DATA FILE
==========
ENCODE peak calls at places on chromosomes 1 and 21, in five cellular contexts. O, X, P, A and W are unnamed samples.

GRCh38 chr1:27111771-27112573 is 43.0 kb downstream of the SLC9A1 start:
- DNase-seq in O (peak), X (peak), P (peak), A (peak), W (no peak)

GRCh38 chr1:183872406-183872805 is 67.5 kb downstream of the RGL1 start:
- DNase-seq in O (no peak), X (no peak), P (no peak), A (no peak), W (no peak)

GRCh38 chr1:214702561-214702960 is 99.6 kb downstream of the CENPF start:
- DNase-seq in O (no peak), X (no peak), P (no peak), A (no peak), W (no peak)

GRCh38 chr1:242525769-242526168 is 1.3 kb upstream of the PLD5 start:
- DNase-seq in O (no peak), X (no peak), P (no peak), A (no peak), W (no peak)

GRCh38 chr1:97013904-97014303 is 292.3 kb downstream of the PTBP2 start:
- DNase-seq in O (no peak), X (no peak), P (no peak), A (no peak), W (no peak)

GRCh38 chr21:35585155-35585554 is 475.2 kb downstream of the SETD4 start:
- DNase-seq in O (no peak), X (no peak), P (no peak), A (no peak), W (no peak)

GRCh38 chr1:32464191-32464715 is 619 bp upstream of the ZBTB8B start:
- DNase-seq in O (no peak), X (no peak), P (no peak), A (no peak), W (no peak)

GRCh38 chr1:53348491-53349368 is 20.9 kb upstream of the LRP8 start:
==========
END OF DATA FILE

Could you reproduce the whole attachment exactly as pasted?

ENCODE peak calls at places on chromosomes 1 and 21, in five cellular contexts. O, X, P, A and W are unnamed samples.

GRCh38 chr1:27111771-27112573 is 43.0 kb downstream of the SLC9A1 start:
- DNase-seq in O (peak), X (peak), P (peak), A (peak), W (no peak)

GRCh38 chr1:183872406-183872805 is 67.5 kb downstream of the RGL1 start:
- DNase-seq in O (no peak), X (no peak), P (no peak), A (no peak), W (no peak)

GRCh38 chr1:214702561-214702960 is 99.6 kb downstream of the CENPF start:
- DNase-seq in O (no peak), X (no peak), P (no peak), A (no peak), W (no peak)

GRCh38 chr1:242525769-242526168 is 1.3 kb upstream of the PLD5 start:
- DNase-seq in O (no peak), X (no peak), P (no peak), A (no peak), W (no peak)

GRCh38 chr1:97013904-97014303 is 292.3 kb downstream of the PTBP2 start:
- DNase-seq in O (no peak), X (no peak), P (no peak), A (no peak), W (no peak)

GRCh38 chr21:35585155-35585554 is 475.2 kb downstream of the SETD4 start:
- DNase-seq in O (no peak), X (no peak), P (no peak), A (no peak), W (no peak)

GRCh38 chr1:32464191-32464715 is 619 bp upstream of the ZBTB8B start:
- DNase-seq in O (no peak), X (no peak), P (no peak), A (no peak), W (no peak)

GRCh38 chr1:53348491-53349368 is 20.9 kb upstream of the LRP8 start: